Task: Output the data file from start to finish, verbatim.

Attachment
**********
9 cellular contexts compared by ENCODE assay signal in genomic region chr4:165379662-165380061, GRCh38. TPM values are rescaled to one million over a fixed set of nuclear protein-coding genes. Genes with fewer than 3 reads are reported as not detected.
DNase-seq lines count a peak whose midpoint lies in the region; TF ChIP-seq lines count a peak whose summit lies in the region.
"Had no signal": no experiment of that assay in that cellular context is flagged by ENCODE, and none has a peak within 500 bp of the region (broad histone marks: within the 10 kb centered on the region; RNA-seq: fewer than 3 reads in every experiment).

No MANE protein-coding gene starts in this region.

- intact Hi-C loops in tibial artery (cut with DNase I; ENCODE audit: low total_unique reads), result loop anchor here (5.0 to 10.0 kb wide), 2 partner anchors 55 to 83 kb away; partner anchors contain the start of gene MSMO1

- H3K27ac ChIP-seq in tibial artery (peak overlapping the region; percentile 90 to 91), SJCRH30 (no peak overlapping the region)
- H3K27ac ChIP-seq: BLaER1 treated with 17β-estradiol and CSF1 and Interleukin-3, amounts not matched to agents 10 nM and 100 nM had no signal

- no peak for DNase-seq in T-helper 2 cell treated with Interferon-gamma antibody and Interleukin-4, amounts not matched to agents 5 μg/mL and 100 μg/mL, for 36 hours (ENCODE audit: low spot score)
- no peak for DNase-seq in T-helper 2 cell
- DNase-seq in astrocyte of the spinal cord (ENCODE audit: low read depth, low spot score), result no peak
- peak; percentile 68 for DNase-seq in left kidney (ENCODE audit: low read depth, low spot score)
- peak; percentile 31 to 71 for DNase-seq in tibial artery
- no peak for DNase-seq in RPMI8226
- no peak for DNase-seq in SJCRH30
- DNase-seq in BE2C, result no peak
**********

9 cellular contexts compared by ENCODE assay signal in genomic region chr4:165379662-165380061, GRCh38. TPM values are rescaled to one million over a fixed set of nuclear protein-coding genes. Genes with fewer than 3 reads are reported as not detected.
DNase-seq lines count a peak whose midpoint lies in the region; TF ChIP-seq lines count a peak whose summit lies in the region.
"Had no signal": no experiment of that assay in that cellular context is flagged by ENCODE, and none has a peak within 500 bp of the region (broad histone marks: within the 10 kb centered on the region; RNA-seq: fewer than 3 reads in every experiment).

No MANE protein-coding gene starts in this region.

- intact Hi-C loops in tibial artery (cut with DNase I; ENCODE audit: low total_unique reads), result loop anchor here (5.0 to 10.0 kb wide), 2 partner anchors 55 to 83 kb away; partner anchors contain the start of gene MSMO1

- H3K27ac ChIP-seq in tibial artery (peak overlapping the region; percentile 90 to 91), SJCRH30 (no peak overlapping the region)
- H3K27ac ChIP-seq: BLaER1 treated with 17β-estradiol and CSF1 and Interleukin-3, amounts not matched to agents 10 nM and 100 nM had no signal

- no peak for DNase-seq in T-helper 2 cell treated with Interferon-gamma antibody and Interleukin-4, amounts not matched to agents 5 μg/mL and 100 μg/mL, for 36 hours (ENCODE audit: low spot score)
- no peak for DNase-seq in T-helper 2 cell
- DNase-seq in astrocyte of the spinal cord (ENCODE audit: low read depth, low spot score), result no peak
- peak; percentile 68 for DNase-seq in left kidney (ENCODE audit: low read depth, low spot score)
- peak; percentile 31 to 71 for DNase-seq in tibial artery
- no peak for DNase-seq in RPMI8226
- no peak for DNase-seq in SJCRH30
- DNase-seq in BE2C, result no peak